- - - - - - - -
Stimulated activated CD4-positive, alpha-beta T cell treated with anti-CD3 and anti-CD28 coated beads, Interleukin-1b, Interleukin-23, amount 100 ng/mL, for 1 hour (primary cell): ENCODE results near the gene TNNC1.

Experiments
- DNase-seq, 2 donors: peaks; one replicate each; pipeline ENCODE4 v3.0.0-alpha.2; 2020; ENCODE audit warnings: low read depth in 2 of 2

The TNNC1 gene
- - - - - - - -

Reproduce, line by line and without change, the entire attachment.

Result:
Stimulated activated CD4-positive, alpha-beta T cell treated with anti-CD3 and anti-CD28 coated beads, Interleukin-1b, Interleukin-23, amount 100 ng/mL, for 1 hour (primary cell): ENCODE results near the gene TNNC1.

Experiments
- DNase-seq, 2 donors: peaks; one replicate each; pipeline ENCODE4 v3.0.0-alpha.2; 2020; ENCODE audit warnings: low read depth in 2 of 2

The TNNC1 gene